What Happiness IS NOT
First, our potential for happiness is not unlimited. Instead, each individual’s ability to live a happier life is constrained to varying degrees by uncontrollable factors—genetic propensities, upbringing, life circumstances. On the other hand, these limits on your ultimate happiness opportunity do not remotely block your ability to be happier than you are today.
Second, happiness is not about evading and escaping all pain and suffering for as long as possible so as to experience an unchanging plateau of positive emotion. That uninterrupted, dreamlike feeling of total bliss that will last forever—the constant high, the perpetual vacation that is the brass ring of happiness—is a fantasy. Expecting this type of happiness means denying the natural ups and downs and the peaks and valleys that are a part of every life. Living a full life means experiencing a full range of positive and negative emotions. Real life is full of minor inconveniences, major disappointments, and real loss. And, as a result, far from a continuous feeling of bliss—the level of human happiness from moment to moment is actually quite changeable—some say fleeting. Even the happiest among us have their share of problems and feel depressed at times—just as the depressed sometimes experience moments of joy and exhilaration that break through the clouds.
Instead of trying to limit your range of feelings to the upper end of the scale, it is better to confront your inevitable negative feelings head-on—without letting them overwhelm you. In reality, although it is often difficult to acknowledge in moments of loss, negative states can be important and useful: they provide cues to what is valuable and highlight what needs to change. Grief for loss of a loved one is a reminder to cherish other relationships. Frustration with a less-than-perfect job may be a clue that it’s time to change careers. But, even in the inevitable valleys, it is still possible to feel that, overall, in spite of its normal ups and downs, life is basically happy. Often, without the contrast of sorrow and sadness, happiness would not be as sweet.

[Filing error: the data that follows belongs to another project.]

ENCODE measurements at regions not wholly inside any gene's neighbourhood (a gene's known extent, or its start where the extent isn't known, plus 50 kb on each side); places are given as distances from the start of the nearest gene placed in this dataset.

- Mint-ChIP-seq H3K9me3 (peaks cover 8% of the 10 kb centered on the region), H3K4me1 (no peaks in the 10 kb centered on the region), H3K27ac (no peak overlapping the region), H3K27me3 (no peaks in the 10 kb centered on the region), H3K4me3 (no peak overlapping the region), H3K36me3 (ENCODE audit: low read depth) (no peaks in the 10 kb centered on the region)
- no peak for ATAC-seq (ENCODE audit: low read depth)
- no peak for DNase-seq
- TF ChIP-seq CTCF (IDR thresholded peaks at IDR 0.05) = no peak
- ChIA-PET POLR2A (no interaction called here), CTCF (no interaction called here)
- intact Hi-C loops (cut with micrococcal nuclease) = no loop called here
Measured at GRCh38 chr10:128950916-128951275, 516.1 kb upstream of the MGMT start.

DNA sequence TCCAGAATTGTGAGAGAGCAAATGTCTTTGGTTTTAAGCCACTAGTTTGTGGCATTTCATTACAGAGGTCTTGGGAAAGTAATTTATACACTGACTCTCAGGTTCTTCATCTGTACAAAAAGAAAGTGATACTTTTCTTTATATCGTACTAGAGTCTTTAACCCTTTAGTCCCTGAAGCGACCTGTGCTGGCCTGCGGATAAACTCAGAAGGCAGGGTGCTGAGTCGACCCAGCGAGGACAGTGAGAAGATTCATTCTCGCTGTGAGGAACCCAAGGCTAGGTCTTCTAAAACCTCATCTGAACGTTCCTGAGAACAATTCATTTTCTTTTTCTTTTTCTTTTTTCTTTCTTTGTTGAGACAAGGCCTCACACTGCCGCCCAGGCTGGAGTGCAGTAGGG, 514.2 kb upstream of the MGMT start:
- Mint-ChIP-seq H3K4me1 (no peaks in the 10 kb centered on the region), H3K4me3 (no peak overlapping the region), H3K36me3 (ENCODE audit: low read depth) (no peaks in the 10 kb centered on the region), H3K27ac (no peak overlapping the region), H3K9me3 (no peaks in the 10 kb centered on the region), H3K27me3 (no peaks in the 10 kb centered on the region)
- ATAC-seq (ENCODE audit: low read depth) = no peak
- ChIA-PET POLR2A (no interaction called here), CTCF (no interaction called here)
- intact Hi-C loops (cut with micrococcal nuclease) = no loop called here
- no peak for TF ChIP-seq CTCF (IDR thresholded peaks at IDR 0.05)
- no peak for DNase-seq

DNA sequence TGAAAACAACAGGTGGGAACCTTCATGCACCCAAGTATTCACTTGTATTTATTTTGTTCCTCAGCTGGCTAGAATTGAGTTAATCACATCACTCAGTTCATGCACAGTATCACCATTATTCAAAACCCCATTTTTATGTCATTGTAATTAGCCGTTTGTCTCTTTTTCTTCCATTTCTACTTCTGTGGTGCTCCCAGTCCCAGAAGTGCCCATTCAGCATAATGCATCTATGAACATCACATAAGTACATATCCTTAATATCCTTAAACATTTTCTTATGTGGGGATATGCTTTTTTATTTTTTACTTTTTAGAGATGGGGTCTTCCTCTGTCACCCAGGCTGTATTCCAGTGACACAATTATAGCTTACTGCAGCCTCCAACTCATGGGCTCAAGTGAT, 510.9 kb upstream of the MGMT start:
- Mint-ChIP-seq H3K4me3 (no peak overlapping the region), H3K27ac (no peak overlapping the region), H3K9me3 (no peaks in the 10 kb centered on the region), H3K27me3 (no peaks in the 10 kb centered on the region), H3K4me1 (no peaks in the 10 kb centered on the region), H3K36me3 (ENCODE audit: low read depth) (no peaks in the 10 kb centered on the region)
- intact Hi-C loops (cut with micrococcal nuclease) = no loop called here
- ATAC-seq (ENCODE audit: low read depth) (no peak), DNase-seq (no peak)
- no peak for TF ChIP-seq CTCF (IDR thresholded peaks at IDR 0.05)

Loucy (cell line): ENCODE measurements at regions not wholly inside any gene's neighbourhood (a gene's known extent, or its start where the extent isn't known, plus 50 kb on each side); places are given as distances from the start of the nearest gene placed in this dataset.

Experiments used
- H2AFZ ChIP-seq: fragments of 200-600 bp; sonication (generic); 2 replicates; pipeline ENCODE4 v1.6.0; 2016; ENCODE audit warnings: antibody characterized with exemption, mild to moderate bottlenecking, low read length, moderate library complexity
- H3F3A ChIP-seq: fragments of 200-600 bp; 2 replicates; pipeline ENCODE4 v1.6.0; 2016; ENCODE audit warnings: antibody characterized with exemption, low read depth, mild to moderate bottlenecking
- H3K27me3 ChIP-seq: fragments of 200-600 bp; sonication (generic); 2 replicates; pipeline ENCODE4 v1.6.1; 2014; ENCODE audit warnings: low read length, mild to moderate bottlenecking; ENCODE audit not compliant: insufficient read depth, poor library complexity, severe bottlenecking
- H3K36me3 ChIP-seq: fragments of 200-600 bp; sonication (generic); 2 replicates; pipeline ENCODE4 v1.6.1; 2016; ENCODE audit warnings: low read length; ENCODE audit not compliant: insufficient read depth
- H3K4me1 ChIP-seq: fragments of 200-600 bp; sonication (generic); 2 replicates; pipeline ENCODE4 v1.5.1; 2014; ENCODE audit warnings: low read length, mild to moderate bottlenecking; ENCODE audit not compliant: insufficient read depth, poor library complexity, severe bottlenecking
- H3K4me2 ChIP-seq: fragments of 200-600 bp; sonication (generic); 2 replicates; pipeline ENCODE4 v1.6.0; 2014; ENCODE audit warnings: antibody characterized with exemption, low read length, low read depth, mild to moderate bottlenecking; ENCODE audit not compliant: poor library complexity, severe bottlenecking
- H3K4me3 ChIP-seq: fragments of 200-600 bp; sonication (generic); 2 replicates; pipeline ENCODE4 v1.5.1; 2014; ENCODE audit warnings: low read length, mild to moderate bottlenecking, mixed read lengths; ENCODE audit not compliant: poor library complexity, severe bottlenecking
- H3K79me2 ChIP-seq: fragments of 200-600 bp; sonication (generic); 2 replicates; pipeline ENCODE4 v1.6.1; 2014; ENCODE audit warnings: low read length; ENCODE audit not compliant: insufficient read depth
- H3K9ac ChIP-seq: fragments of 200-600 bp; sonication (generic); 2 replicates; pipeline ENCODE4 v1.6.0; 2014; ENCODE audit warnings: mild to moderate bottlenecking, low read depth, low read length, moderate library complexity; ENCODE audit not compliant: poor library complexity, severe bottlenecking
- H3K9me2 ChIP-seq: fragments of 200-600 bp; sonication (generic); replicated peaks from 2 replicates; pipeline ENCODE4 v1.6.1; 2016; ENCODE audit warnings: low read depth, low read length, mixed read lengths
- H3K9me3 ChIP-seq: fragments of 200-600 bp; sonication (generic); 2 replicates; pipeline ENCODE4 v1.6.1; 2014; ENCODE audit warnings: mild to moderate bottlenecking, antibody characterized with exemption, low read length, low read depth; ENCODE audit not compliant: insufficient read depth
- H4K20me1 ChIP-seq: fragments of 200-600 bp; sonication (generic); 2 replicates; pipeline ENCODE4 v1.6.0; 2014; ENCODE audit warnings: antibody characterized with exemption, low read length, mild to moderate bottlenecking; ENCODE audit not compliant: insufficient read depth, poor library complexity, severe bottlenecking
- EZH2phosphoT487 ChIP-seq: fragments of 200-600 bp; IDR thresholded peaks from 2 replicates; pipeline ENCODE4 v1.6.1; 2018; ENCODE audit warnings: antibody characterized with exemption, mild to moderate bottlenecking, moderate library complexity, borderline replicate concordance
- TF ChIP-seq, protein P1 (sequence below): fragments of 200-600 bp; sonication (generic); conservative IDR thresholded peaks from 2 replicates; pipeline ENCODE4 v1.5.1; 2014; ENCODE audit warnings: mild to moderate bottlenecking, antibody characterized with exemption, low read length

Third, common sense says that to have more happiness in your life you should strive mightily to change, minimize, or avoid bad events that make you miserable. And, while being less miserable is a certainly a good thing and worth the effort, just because you may have more than your share of misery doesn’t mean you can’t have a lot of happiness as well. The truth is that, even if you have a lot of negative emotion in your life, you are not remotely doomed to a joyless life-if you are willing to work at being happy. Similarly, but sadly, the reverse is also true: even if you have a lot of happiness in your life, you are only moderately protected from sorrow and sadness.